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The perceptions of social responsibility for community resilience to flooding: the impact of past experience, age, gender and ethnicity

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journal contribution
posted on 06.01.2017, 16:47 by Robby SoetantoRobby Soetanto, Aaron Mullins, Nebil Achour
Community resilience to flooding depends, to a large extent, on the participation of community members to take more responsibility for enhancing their own resilience. The perception of social responsibility (SR) which is argued to be one of the antecedents influencing individual’s willingness to undertake resilient behaviours can significantly contribute to community resilience through individual and collective actions. Understanding of factors influencing the perceptions of SR of individuals within community might help with developing strategies to increase the perceptions of SR. This research explores perceptions of SR in relation to flooding for householders and local businesses and establishes their relationships with experience of flooding and demographic factors of age, gender and ethnicity. The data were obtained via a questionnaire survey of three communities in Birmingham and one community in South East London, UK, three with experience of flooding and one without. A total of 414 responses were received and used in the multiple regression analysis. The analysis identified ‘experience of flooding’, ‘age’ and ‘South Asian’ ethnic group as significant variables, suggesting that older individuals from South Asian ethnic groups with previous experience of flooding are likely to be more socially responsible than others without these attributes.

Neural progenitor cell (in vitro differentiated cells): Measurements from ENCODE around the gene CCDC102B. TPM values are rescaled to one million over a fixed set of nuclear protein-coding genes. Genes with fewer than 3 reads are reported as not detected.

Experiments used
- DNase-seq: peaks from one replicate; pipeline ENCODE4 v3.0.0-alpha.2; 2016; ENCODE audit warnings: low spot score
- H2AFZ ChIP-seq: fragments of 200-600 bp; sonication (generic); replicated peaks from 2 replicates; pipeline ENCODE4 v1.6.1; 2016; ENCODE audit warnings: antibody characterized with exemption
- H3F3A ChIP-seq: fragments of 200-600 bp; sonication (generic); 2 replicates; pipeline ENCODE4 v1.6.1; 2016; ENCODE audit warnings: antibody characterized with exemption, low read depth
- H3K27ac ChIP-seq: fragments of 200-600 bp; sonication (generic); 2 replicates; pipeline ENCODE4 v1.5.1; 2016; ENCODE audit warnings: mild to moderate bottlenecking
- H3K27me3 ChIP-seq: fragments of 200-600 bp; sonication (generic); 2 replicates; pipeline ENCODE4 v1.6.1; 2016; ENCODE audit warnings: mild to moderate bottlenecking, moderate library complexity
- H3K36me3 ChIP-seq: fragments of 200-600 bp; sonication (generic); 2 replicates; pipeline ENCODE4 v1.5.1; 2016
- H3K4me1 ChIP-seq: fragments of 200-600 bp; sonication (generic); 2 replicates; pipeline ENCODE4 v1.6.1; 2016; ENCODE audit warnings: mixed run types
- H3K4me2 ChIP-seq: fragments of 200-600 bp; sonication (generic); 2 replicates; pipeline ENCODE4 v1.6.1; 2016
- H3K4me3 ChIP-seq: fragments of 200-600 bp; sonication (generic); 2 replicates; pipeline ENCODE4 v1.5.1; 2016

Funding

Engineering and Physical Science Research Council (EPSRC)

History

School

  • Architecture, Building and Civil Engineering

Published in

Natural Hazards

Volume

86

Pages

1105-1126

Citation

SOETANTO, R., MULLINS, A. and ACHOUR, N., 2016. The perceptions of social responsibility for community resilience to flooding: the impact of past experience, age, gender and ethnicity. Natural Hazards, 86 (3), pp. 1105–1126.

Publisher

Springer © The Author(s)

Version

VoR (Version of Record)

Publisher statement

This work is made available according to the conditions of the Creative Commons Attribution 4.0 International (CC BY 4.0) licence. Full details of this licence are available at: http://creativecommons.org/licenses/ by/4.0/

Acceptance date

14/12/2016

Publication date

2016-12-20

Copyright date

2017

Notes

This is an Open Access Article. It is published by Springer under the Creative Commons Attribution 4.0 International Licence (CC BY). Full details of this licence are available at: http://creativecommons.org/licenses/by/4.0/

ISSN

0921-030X

eISSN

1573-0840

Language

en